- For the second time this year, we had a 30 day Starbucks ban.
- A strict $150 per week grocery budget.
- 1 restaurant dinner per month
The big 3 budget categories are home/rent, auto, and food.
Our mortgage is a fixed monthly cost. Our cars have been paid in full. This leaves our food/eating out spending to bear the brunt of our expense cutting.
Where to Start?
All budgets need a beginning and for our food budget, the beginning was figuring out how much we should spend on food. I fired up the Google machine to see what a family of 4 should spend on food.
According to the USDA Food Plan Report of August 2018, there is a range of approximately $150 to $300 depending on food preferences. At $300 per week the liberal food plan would allow far more fruits and vegetable along with fish and meat. The thrifty plan, at $150, would be more beans and rice, scratch cooking type of food.
The Grocery Budget Begins
Armed with data from the USDA, I set a low bar, $150 weekly food budget. Well, honestly, I tried to shake my wife down to $125, but she held fast at $150. I thought this was a reasonable compromise, especially since at the time, I didn’t know if we were spending $50 or $500 per week on groceries.
We structured our grocery budget on a weekly basis. We have found that smaller periods of time are easier to control. Running out of money on Friday means you might need a couple of spending free days to get you to the next week.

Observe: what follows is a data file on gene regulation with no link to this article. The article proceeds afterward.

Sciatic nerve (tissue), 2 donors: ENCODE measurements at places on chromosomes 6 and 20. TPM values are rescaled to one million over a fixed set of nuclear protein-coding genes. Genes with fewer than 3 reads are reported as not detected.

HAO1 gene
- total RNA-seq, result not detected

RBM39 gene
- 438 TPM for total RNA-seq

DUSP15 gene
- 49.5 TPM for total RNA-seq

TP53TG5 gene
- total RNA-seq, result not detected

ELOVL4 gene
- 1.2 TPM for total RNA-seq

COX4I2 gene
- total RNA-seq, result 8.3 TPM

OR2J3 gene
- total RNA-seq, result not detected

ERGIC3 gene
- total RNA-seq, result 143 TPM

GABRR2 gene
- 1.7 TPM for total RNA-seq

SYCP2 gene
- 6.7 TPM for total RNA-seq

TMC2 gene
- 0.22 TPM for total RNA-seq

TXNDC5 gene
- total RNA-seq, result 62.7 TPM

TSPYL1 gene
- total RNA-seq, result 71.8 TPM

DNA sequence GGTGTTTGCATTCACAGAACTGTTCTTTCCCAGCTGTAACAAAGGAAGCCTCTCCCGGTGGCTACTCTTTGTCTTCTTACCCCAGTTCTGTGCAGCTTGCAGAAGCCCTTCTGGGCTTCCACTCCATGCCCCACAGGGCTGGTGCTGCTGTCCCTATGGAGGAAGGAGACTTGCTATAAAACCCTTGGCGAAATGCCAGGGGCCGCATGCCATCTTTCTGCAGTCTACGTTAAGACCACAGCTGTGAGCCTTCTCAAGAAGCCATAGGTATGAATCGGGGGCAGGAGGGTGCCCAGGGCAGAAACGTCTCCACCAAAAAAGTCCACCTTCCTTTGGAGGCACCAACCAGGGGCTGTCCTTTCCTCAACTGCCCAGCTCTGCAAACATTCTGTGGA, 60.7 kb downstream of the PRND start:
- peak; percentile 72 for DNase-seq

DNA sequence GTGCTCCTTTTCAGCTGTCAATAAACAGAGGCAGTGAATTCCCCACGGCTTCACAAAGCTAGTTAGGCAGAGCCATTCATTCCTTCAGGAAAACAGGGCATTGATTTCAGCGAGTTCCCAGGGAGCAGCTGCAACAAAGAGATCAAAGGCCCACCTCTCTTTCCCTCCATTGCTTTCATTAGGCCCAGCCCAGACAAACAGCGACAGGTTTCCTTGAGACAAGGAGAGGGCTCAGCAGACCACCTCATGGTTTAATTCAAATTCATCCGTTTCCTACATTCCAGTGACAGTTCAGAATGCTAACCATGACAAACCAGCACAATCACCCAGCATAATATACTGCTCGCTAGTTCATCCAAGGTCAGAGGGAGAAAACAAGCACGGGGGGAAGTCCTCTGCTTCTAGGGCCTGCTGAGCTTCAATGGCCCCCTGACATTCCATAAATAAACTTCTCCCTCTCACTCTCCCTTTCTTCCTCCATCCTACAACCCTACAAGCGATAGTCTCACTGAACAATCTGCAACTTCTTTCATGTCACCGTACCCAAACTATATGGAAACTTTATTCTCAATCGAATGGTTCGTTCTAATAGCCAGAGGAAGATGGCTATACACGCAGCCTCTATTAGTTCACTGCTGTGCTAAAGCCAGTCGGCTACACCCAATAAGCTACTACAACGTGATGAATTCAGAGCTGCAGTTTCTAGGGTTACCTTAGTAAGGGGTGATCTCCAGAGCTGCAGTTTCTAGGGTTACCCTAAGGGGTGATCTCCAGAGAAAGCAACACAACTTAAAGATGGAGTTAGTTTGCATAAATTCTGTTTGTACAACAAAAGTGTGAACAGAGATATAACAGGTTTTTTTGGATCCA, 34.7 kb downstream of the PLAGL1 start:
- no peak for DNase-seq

Whereas if you set a plan to spend $600 per month and you run out of money in the middle of the month, you are in real trouble of busting your budget.
When we broke up $600 into $150 weekly amounts, we found controlling our spending became far easier.
Week 1 looked like this.
I went old-school to track our grocery expenses. No spreadsheets or computers, just the back of an empty junk mail envelope.
My wife purchases most of our groceries. She would bring the receipt(s) home and I would record the expenses, and calculate the remaining dollar amount left to be spent for that week. If she misplaced the receipt I would look at our online banking website to piece together what she had spent.
The Conclusion of the Grocery Budget
The system wasn’t perfect but it worked like it was intended. Shorter spending intervals and an awareness of grocery money helped us to stay under budget. We stuck to the plan and we spent less than $600 per month on food for 2 consecutive months. According to the USDA that meant we had a kick as grocery budget because we spent less than their most frugal meal plan.
The grocery budget, ledger routine, went on for 8 weeks before my wife asked if we could stop. I obliged and here’s why.
We abandoned our grocery budget because we had succeeded in our original goal. We had felt the pinch that only a strict budget can provide.